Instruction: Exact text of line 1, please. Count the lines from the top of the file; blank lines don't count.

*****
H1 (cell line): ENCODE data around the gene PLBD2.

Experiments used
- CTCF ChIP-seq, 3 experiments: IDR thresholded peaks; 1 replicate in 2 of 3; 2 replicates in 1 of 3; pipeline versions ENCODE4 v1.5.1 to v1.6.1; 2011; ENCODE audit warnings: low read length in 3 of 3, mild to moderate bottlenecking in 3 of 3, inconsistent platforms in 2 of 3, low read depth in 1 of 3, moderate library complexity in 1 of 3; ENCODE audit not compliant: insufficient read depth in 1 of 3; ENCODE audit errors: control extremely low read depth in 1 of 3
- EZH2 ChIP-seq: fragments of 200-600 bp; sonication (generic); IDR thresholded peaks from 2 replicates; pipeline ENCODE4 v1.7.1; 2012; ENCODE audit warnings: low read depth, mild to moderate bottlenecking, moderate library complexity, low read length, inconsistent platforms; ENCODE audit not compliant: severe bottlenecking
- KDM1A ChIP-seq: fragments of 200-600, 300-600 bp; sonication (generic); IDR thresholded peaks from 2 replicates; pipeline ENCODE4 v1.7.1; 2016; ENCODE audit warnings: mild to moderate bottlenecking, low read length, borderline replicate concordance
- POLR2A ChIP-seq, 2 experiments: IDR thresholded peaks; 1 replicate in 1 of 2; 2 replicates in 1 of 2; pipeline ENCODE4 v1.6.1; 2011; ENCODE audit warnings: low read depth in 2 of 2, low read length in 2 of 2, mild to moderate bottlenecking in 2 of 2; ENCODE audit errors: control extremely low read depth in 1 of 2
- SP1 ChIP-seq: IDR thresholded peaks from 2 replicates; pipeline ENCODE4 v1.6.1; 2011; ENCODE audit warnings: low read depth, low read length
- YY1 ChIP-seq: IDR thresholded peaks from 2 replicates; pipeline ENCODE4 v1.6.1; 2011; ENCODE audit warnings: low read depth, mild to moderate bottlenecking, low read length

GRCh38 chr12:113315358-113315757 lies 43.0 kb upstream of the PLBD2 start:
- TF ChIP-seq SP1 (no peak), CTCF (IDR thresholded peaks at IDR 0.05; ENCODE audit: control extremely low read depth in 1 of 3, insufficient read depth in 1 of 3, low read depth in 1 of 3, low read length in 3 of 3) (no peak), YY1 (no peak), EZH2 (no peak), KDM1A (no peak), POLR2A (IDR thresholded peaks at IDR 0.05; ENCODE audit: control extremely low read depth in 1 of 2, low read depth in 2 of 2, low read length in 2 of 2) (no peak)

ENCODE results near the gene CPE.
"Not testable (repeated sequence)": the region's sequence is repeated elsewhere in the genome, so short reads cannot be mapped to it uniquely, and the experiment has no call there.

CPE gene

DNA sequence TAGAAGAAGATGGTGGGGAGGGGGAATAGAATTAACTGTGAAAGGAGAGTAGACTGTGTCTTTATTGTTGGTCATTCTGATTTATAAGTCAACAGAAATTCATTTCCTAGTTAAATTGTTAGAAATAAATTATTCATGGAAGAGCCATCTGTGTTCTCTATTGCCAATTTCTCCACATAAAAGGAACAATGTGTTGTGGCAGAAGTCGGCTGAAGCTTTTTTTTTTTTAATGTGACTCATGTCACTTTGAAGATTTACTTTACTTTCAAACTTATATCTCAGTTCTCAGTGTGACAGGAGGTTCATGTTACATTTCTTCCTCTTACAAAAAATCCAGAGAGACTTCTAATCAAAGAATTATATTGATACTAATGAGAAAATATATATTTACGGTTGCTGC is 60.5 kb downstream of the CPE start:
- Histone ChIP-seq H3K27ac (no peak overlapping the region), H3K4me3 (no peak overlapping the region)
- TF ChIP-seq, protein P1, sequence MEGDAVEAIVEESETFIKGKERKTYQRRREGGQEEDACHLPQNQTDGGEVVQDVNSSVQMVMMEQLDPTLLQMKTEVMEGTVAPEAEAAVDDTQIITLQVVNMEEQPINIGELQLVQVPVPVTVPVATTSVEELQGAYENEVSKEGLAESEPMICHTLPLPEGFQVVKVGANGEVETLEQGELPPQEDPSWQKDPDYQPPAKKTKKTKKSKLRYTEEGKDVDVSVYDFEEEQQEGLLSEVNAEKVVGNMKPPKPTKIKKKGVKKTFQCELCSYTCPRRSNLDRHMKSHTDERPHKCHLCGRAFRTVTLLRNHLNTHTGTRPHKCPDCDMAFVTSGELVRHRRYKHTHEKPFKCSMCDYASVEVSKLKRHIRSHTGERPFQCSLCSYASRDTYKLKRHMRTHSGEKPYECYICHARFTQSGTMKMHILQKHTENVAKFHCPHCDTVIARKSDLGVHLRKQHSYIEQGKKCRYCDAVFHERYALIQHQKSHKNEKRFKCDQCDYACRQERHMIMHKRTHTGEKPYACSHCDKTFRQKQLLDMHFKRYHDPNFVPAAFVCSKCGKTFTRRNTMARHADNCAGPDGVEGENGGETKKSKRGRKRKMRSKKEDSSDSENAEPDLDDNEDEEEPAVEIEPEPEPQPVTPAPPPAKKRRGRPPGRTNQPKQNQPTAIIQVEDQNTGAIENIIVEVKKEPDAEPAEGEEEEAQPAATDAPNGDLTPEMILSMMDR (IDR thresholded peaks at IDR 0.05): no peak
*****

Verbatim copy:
H1 (cell line): ENCODE data around the gene PLBD2.